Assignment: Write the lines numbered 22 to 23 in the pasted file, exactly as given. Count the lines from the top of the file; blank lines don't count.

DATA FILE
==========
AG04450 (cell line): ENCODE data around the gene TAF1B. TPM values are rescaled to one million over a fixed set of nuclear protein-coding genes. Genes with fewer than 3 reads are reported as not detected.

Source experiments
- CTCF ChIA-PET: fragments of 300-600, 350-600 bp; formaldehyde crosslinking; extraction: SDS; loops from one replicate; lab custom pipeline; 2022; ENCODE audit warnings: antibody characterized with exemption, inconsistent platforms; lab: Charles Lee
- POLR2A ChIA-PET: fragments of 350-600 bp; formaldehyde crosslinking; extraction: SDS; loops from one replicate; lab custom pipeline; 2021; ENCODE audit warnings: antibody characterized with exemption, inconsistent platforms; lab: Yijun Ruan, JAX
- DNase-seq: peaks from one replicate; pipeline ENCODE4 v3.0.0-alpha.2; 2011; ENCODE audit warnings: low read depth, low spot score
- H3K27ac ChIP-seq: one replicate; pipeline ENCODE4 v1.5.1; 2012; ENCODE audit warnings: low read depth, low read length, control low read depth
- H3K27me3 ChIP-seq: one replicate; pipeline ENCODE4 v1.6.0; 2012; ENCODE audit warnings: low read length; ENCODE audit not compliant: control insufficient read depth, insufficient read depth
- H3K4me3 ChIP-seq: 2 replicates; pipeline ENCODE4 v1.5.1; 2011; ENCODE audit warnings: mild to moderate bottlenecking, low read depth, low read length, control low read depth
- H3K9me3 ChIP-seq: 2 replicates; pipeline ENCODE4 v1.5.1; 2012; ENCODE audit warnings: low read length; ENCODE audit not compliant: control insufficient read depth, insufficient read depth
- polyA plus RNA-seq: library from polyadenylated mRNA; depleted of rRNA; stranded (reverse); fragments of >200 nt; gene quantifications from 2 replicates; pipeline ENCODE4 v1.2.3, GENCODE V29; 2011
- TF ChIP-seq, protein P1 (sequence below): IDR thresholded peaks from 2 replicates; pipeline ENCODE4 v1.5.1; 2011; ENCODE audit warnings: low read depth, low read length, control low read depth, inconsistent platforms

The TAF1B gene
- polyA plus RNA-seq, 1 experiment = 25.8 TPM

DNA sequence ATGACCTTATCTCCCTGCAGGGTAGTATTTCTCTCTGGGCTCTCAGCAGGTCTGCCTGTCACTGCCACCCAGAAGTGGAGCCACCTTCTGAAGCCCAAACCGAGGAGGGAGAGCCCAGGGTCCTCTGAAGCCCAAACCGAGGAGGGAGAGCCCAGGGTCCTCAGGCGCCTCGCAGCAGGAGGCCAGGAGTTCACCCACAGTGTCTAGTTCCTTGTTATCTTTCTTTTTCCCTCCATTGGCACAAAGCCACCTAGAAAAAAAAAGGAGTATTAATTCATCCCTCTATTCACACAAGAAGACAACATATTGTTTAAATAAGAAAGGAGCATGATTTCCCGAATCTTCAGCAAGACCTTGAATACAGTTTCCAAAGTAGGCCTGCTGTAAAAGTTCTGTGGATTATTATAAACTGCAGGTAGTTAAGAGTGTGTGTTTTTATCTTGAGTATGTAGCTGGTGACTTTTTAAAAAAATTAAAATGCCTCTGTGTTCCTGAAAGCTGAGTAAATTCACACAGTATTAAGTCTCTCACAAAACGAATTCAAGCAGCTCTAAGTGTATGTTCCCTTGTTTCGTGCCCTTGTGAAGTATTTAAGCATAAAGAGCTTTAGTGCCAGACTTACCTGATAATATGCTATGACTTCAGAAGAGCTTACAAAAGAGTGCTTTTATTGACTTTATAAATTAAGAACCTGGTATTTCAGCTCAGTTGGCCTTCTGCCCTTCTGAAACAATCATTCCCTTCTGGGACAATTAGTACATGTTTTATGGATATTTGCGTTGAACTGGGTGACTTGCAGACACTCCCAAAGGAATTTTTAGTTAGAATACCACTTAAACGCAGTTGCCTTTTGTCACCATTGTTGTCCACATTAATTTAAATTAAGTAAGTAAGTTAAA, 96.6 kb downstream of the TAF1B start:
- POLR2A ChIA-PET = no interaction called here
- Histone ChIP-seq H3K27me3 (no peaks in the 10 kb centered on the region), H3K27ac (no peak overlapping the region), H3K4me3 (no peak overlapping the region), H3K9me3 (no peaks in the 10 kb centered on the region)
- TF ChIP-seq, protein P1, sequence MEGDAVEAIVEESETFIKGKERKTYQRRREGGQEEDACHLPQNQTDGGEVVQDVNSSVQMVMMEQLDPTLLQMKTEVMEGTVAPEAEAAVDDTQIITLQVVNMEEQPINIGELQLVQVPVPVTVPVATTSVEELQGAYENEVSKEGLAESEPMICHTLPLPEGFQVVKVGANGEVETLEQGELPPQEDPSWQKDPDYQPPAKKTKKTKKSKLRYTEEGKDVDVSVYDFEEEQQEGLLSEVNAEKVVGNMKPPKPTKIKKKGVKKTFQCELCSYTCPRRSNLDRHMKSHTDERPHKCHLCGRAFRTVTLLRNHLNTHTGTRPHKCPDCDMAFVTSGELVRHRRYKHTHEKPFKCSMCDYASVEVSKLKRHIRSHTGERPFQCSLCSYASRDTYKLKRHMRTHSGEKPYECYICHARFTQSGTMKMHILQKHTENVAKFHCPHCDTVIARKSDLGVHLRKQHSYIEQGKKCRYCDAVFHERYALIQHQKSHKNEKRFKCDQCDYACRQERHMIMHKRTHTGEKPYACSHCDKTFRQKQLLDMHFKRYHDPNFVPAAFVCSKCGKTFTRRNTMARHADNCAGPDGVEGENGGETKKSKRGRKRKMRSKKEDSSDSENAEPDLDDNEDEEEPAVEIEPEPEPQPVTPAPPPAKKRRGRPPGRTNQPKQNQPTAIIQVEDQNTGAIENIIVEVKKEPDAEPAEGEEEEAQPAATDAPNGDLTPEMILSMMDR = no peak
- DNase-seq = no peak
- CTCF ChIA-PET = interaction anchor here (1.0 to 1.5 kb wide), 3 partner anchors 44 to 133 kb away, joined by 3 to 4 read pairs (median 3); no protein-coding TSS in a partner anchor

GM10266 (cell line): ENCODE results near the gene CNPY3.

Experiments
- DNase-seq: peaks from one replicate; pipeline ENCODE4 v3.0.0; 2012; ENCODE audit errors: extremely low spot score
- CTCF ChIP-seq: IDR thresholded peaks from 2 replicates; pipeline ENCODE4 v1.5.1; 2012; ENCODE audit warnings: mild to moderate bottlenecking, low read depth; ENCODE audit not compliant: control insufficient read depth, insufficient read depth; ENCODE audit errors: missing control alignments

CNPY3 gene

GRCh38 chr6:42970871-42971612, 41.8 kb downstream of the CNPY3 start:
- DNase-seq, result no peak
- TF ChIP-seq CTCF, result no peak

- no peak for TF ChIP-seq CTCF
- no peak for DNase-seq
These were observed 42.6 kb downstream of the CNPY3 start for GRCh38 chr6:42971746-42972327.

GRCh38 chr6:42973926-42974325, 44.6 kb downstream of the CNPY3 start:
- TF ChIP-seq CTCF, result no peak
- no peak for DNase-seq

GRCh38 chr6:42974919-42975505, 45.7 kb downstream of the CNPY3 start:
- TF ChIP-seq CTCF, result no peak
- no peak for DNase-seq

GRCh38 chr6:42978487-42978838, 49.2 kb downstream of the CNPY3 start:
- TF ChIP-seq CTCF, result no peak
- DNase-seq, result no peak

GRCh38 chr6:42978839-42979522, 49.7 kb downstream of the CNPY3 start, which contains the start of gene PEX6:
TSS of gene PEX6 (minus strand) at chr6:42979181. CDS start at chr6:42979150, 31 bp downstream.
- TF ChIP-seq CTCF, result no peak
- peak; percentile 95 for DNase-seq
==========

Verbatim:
- DNase-seq: peaks from one replicate; pipeline ENCODE4 v3.0.0; 2012; ENCODE audit errors: extremely low spot score
- CTCF ChIP-seq: IDR thresholded peaks from 2 replicates; pipeline ENCODE4 v1.5.1; 2012; ENCODE audit warnings: mild to moderate bottlenecking, low read depth; ENCODE audit not compliant: control insufficient read depth, insufficient read depth; ENCODE audit errors: missing control alignments